from the papers in the last week or so ...
London Guardian reports that most Americans oppose the new version of Mark
Twain’s The Adventures of Huckleberry Finn--new because the publisher replaced
the n-word and other offensive terms with PG versions considered more
acceptable to modern readers.
Harris Poll found that 77 percent were against the changes, with liberals, conservatives and moderates equally opposed. The
publisher, NewSouth Books, says were made to provide an “"alternative for
teachers who want to use the books in their classrooms, but are unable to
present them in their original form because of pressure from parents or
administrators to exclude the books.”
• • •
New York Times ran a Style-section piece on the newly fashionable typewriter, which is
attracting a growing subculture of young revivalists who are “fetishizing old
Underwoods, Smith Coronas and Remingtons, recognizing them as well designed,
functional and beautiful machines, swapping them and showing them off to
friends. At a series of events called ‘type-ins,’ they’ve been gathering in
bars and bookstores to flaunt a sort of post-digital style and gravitas,
tapping out letters to send via snail mail and competing to see who can bang
away the fastest.”
Here's a key quote: “You
type so much quicker than you can think on a computer,” says Brandi Kowalski,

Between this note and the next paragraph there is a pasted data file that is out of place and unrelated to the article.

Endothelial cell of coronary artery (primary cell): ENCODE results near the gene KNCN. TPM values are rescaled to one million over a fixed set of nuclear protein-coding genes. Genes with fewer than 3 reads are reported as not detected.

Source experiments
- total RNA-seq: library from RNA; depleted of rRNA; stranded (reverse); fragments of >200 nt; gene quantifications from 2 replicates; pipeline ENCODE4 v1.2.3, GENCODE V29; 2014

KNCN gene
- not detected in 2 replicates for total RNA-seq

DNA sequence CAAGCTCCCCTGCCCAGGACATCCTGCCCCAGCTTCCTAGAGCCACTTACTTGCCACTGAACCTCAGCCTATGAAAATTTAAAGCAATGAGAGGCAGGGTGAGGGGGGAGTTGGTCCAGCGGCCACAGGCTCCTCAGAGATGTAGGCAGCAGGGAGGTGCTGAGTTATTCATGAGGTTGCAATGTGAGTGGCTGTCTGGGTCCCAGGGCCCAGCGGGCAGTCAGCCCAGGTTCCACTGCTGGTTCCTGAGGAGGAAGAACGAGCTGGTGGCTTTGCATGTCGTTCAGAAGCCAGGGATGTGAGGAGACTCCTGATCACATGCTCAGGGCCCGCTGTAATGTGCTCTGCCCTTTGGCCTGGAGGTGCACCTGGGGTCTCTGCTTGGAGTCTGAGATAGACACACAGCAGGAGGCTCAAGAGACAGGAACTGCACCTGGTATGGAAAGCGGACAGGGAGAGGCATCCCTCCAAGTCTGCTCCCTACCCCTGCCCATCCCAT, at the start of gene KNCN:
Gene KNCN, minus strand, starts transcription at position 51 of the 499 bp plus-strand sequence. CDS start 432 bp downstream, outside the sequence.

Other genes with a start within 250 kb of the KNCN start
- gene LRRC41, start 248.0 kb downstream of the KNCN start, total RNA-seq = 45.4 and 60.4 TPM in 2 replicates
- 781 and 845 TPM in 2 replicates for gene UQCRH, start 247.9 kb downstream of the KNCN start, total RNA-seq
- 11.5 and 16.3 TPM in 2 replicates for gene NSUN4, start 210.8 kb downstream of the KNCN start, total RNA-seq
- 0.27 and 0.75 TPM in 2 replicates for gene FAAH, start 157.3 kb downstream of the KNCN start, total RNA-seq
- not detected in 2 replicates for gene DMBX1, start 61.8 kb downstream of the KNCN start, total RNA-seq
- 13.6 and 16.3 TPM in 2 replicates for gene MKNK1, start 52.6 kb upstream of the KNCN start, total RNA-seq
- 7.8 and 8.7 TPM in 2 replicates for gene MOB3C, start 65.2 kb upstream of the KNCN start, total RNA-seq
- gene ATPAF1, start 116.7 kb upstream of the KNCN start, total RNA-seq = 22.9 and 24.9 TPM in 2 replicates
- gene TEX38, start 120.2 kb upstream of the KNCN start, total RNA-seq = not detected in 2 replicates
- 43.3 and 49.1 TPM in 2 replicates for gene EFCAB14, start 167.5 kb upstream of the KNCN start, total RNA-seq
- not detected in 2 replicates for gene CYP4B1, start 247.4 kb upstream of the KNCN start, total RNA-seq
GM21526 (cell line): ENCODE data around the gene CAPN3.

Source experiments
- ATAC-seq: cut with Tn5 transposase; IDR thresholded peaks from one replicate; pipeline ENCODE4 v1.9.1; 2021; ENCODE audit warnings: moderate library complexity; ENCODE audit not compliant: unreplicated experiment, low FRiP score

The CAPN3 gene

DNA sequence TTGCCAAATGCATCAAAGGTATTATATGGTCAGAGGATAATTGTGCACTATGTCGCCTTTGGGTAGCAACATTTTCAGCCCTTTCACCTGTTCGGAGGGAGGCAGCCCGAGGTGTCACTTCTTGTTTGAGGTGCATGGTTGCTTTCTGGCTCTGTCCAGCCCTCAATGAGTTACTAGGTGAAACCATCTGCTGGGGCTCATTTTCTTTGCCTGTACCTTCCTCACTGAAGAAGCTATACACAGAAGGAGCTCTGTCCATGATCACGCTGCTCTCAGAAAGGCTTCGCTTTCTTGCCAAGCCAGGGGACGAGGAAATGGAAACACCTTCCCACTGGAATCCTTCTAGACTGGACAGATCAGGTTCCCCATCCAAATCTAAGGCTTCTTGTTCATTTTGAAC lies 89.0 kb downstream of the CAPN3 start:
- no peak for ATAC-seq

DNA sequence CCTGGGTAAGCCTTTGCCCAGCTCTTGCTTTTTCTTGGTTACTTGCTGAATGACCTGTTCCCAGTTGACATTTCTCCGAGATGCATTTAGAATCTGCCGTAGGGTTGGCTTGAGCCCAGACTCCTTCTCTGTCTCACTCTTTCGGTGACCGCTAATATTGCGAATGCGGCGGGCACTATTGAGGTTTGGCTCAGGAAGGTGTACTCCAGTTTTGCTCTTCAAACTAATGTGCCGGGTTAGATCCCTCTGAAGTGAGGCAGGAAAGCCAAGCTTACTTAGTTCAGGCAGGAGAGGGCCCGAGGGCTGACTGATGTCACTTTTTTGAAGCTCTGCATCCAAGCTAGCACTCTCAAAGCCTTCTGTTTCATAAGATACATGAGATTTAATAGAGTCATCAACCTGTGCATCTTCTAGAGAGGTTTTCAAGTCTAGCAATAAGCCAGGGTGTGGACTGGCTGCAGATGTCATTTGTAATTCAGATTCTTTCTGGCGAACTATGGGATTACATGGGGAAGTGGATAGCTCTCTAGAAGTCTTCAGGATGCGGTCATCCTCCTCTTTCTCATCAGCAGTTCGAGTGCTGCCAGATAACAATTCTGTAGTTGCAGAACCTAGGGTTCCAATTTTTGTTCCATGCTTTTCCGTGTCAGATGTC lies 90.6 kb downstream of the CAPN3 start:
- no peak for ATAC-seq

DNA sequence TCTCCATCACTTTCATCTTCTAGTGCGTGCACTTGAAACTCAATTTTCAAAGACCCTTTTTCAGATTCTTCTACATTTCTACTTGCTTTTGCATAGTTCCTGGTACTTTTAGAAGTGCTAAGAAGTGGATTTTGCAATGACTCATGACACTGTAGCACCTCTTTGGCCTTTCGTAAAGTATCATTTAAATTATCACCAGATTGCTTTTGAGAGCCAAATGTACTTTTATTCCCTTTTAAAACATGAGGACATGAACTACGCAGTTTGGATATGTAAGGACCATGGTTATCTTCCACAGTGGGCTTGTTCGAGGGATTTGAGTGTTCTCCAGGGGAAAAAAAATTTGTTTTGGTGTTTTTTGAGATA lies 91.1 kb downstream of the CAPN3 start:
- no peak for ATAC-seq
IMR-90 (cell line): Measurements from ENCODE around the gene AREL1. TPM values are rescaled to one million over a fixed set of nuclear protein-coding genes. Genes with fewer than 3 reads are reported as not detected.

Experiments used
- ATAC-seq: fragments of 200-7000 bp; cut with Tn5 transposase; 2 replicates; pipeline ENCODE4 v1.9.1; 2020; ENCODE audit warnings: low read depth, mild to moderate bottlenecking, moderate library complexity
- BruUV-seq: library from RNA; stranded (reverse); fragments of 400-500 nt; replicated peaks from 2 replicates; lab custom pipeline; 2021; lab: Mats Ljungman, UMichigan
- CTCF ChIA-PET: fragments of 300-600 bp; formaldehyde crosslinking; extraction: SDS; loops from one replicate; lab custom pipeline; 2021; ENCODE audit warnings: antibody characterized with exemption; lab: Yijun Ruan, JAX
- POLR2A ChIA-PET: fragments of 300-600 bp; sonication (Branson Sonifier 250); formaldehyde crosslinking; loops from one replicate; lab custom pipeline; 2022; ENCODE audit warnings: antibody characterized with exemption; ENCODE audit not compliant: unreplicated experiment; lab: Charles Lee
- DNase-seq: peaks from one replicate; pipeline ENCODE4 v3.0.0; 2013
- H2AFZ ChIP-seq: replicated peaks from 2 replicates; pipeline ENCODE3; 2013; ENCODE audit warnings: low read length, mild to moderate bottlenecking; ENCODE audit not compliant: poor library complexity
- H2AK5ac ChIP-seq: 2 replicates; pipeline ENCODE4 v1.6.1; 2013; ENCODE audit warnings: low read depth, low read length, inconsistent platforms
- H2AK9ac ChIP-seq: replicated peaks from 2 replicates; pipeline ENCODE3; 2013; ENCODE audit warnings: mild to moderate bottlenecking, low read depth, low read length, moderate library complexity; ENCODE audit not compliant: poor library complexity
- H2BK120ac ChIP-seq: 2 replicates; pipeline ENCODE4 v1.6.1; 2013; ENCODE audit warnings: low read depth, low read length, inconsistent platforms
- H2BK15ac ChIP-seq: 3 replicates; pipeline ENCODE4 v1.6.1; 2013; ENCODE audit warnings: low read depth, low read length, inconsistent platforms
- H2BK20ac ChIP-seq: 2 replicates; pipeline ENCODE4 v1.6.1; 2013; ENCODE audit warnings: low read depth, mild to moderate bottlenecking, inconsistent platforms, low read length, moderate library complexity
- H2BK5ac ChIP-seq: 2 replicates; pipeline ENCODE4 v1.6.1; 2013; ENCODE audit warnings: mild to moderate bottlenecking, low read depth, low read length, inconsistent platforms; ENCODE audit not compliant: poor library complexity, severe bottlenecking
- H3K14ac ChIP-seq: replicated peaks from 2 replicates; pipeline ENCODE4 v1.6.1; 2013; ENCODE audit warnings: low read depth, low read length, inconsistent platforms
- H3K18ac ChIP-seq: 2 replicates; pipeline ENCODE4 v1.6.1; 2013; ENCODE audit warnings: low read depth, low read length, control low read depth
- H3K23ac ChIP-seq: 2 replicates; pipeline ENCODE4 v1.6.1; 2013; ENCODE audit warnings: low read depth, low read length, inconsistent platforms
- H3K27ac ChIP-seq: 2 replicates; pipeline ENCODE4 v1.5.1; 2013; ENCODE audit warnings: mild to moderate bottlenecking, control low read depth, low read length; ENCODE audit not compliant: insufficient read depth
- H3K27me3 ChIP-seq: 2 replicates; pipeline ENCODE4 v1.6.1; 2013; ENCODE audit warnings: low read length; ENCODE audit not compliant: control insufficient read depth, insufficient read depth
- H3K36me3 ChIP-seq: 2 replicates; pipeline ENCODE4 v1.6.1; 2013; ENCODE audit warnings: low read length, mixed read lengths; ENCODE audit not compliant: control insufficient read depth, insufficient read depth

33. “On a typewriter, you have to think.”
Trivia: The typewriter was invented in 1864 by Christopher Latham Sholes of Milwaukee. The site of his workshop, which is identified by a historical marker, is located just 15 miles from The Writer offices.
• • •
Times also ran a profile of the Windies, a group of die-hard fans of Gone
With the Wind who meet periodically to celebrate “all things G.W.T.W.” This
year, the 75th anniversary of Margaret Mitchell’s book, makes for an
Sutherland, director of the Marietta [Ga.] Gone With the Wind Museum, is a student of
the Windies. She says they are mostly middle-aged straight women and gay men,
and usually white. But a new crop of younger, more diverse Windies is popping
up at high schools and colleges, she and veteran Windies said.
‘They just didn’t know there are others who feel that way about it, too,’ Ms.
Sutherland said. ‘It becomes a whole social network.’ ”